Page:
The office has traditionally been a place to keep a stiff upper lip, but recently, with an emotional new speaker of the House and TV commentators who choke up freely, tears have been making a comeback. But do they really work in a professional setting, and when they flow freely, are they suspect?
In an investigation of the nature of true and false remorse, Leanne ten Brinke and colleagues, from the Centre for the Advancement of Psychology and Law (CAPSL), University of British Columbia and Memorial University of Newfoundland in Canada, found that those who show a greater range of emotional expressions and swing from one emotion to another very quickly are more likely to show false remorse with tears.
The study found that those who are overly histrionic, a phenomenon referred to as emotional turbulence, often fake remorse -- as well as speak with more hesitation. Many supervisors realize this, either consciously or subconsciously, and deny the criers the sympathetic response they're seeking.
So even if you're really, really sorry, alligator tears are probably not going to help you get away with anything. And if you display big emotions on a regular basis, your tears are more likely to be ignored or met with annoyance.
Ten Brinke and colleagues examined the facial, verbal and body language behaviors associated with emotional deception in videotaped accounts of true personal wrongdoing, with either genuine or fabricated remorse, among 31 Canadian undergraduate students. Their analysis of nearly 300,000 frames showed that those participants who displayed false remorse displayed more of the seven universal emotions (happiness, sadness, fear, disgust, anger, surprise, and contempt) than those who were genuinely sorry.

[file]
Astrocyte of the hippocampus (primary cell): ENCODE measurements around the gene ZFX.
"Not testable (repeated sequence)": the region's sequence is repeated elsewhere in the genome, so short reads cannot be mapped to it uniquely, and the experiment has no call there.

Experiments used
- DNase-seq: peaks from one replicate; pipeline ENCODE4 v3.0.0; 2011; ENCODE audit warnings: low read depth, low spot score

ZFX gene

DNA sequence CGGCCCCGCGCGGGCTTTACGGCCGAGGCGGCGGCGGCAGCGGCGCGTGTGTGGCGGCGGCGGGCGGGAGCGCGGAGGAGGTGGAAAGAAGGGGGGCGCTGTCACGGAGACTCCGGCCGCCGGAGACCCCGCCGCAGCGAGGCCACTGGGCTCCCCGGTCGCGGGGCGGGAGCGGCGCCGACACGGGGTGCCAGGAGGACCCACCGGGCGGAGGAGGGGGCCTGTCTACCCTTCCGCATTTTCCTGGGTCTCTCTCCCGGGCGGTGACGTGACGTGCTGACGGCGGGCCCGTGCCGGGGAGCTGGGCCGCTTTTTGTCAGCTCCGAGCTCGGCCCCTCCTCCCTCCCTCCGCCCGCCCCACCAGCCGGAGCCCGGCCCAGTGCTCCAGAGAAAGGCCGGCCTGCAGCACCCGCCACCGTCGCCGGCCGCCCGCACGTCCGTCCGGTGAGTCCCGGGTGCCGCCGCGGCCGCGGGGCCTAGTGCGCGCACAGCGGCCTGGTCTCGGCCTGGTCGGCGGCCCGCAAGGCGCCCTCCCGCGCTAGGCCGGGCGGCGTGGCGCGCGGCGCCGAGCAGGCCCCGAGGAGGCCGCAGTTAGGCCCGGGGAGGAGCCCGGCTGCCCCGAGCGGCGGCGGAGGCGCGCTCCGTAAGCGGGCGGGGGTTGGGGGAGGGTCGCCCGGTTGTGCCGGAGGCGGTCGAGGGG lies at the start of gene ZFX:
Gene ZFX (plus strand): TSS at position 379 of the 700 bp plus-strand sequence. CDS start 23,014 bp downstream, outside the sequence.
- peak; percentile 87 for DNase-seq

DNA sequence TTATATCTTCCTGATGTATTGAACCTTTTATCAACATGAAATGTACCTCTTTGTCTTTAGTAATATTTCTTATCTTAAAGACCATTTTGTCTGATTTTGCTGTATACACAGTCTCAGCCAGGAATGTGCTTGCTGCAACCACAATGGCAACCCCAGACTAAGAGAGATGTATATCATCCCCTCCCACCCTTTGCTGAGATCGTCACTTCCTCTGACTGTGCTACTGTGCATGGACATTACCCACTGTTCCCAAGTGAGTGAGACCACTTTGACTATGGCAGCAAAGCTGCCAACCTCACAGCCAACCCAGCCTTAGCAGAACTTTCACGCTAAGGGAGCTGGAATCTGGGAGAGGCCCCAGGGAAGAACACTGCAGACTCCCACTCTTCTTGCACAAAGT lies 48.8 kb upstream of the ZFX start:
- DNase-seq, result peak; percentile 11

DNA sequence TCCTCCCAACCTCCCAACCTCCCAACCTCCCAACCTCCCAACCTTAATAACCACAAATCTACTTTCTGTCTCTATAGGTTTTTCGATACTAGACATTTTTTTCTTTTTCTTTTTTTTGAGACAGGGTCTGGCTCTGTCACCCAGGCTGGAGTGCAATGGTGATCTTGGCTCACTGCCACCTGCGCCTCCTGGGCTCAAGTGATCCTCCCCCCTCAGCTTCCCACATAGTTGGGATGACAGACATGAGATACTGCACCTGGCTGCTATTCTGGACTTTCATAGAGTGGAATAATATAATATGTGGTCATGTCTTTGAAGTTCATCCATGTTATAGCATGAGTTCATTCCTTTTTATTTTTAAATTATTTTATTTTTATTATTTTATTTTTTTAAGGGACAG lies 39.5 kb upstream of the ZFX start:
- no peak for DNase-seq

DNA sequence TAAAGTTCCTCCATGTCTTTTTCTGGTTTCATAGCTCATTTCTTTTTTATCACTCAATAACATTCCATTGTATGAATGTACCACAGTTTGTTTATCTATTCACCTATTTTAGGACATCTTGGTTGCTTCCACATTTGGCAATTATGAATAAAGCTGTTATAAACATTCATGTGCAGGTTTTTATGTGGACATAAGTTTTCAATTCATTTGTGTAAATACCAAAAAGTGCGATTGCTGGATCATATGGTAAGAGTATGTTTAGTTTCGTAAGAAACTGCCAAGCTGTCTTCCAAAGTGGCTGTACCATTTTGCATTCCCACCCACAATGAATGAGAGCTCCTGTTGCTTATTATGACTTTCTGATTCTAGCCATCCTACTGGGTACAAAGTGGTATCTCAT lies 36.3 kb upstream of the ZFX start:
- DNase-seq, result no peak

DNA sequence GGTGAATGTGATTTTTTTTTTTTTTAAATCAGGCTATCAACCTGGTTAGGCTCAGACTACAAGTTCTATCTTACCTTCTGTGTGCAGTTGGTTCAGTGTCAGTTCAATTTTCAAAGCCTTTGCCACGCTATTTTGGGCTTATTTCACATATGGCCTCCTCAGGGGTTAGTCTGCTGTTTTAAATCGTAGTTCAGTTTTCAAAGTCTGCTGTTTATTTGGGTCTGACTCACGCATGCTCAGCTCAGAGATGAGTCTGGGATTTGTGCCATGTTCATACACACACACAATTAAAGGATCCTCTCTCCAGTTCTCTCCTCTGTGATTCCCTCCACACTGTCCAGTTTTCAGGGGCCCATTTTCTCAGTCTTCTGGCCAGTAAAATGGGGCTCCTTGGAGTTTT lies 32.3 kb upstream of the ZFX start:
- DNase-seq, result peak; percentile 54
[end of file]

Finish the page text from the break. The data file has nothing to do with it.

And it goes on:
The authors grouped the emotions displayed in facial expressions into three categories: positive (happiness), negative (sadness, fear, anger, contempt, disgust) and neutral (neutral expression, surprise). They found that participants who were genuinely remorseful did not often swing directly from positive to negative emotions, but went through neutral emotions first.
In contrast, those who were deceiving the researchers made more frequent direct transitions between positive and negative emotions, with fewer displays of neutral emotions in between. In addition, during fabricated remorse, students had a significantly higher rate of speech hesitations than during true remorse.
So if you really can't help crying at work, know that your tears will be taken more seriously if you keep them, and other emotions, in check as much as possible. That way, instead of having your boss respond with, "Oh no -- she's crying again. She's just SO emotional!" you'll get, "uh oh -- he must really be sorry -- he never loses it like this."
Next: The Crying Game: Can Tears Help Your Career?
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